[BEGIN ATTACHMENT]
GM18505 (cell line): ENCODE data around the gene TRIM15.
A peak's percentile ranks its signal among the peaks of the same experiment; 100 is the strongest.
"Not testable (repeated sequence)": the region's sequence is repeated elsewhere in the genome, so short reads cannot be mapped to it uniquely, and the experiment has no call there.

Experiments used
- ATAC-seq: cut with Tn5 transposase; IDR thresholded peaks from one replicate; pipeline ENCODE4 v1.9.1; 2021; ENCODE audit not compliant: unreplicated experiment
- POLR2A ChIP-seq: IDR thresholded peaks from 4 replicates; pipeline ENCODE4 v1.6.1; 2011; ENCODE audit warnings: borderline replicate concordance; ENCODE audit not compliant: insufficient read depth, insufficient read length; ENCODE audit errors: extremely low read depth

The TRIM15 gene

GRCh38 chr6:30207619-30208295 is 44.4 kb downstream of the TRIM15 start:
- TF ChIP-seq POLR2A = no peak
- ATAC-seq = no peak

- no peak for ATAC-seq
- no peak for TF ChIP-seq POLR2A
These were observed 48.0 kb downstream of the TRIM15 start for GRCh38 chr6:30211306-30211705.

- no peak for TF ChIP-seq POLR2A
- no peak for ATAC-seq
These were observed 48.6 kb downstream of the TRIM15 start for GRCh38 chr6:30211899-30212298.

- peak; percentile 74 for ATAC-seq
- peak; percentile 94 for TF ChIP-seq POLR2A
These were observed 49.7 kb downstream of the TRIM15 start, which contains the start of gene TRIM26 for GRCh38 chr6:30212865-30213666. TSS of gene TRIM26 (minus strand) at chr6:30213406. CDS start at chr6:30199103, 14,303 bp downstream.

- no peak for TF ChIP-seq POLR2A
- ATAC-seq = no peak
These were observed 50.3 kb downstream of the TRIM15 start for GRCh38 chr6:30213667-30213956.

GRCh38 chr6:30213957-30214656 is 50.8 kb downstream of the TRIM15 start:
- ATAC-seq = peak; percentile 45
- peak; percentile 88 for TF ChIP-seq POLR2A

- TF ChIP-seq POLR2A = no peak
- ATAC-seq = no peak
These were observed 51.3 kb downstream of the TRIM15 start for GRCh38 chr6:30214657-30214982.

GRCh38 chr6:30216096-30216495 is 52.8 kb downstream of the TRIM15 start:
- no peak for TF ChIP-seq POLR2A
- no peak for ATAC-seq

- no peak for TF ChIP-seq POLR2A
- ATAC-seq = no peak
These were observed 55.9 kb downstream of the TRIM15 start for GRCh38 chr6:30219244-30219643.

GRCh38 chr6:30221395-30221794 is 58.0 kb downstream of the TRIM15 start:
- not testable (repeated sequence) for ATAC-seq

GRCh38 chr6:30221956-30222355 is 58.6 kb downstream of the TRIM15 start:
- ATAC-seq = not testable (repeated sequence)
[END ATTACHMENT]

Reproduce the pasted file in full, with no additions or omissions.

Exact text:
GM18505 (cell line): ENCODE data around the gene TRIM15.
A peak's percentile ranks its signal among the peaks of the same experiment; 100 is the strongest.
"Not testable (repeated sequence)": the region's sequence is repeated elsewhere in the genome, so short reads cannot be mapped to it uniquely, and the experiment has no call there.

Experiments used
- ATAC-seq: cut with Tn5 transposase; IDR thresholded peaks from one replicate; pipeline ENCODE4 v1.9.1; 2021; ENCODE audit not compliant: unreplicated experiment
- POLR2A ChIP-seq: IDR thresholded peaks from 4 replicates; pipeline ENCODE4 v1.6.1; 2011; ENCODE audit warnings: borderline replicate concordance; ENCODE audit not compliant: insufficient read depth, insufficient read length; ENCODE audit errors: extremely low read depth

The TRIM15 gene

GRCh38 chr6:30207619-30208295 is 44.4 kb downstream of the TRIM15 start:
- TF ChIP-seq POLR2A = no peak
- ATAC-seq = no peak

- no peak for ATAC-seq
- no peak for TF ChIP-seq POLR2A
These were observed 48.0 kb downstream of the TRIM15 start for GRCh38 chr6:30211306-30211705.

- no peak for TF ChIP-seq POLR2A
- no peak for ATAC-seq
These were observed 48.6 kb downstream of the TRIM15 start for GRCh38 chr6:30211899-30212298.

- peak; percentile 74 for ATAC-seq
- peak; percentile 94 for TF ChIP-seq POLR2A
These were observed 49.7 kb downstream of the TRIM15 start, which contains the start of gene TRIM26 for GRCh38 chr6:30212865-30213666. TSS of gene TRIM26 (minus strand) at chr6:30213406. CDS start at chr6:30199103, 14,303 bp downstream.

- no peak for TF ChIP-seq POLR2A
- ATAC-seq = no peak
These were observed 50.3 kb downstream of the TRIM15 start for GRCh38 chr6:30213667-30213956.

GRCh38 chr6:30213957-30214656 is 50.8 kb downstream of the TRIM15 start:
- ATAC-seq = peak; percentile 45
- peak; percentile 88 for TF ChIP-seq POLR2A

- TF ChIP-seq POLR2A = no peak
- ATAC-seq = no peak
These were observed 51.3 kb downstream of the TRIM15 start for GRCh38 chr6:30214657-30214982.

GRCh38 chr6:30216096-30216495 is 52.8 kb downstream of the TRIM15 start:
- no peak for TF ChIP-seq POLR2A
- no peak for ATAC-seq

- no peak for TF ChIP-seq POLR2A
- ATAC-seq = no peak
These were observed 55.9 kb downstream of the TRIM15 start for GRCh38 chr6:30219244-30219643.

GRCh38 chr6:30221395-30221794 is 58.0 kb downstream of the TRIM15 start:
- not testable (repeated sequence) for ATAC-seq

GRCh38 chr6:30221956-30222355 is 58.6 kb downstream of the TRIM15 start:
- ATAC-seq = not testable (repeated sequence)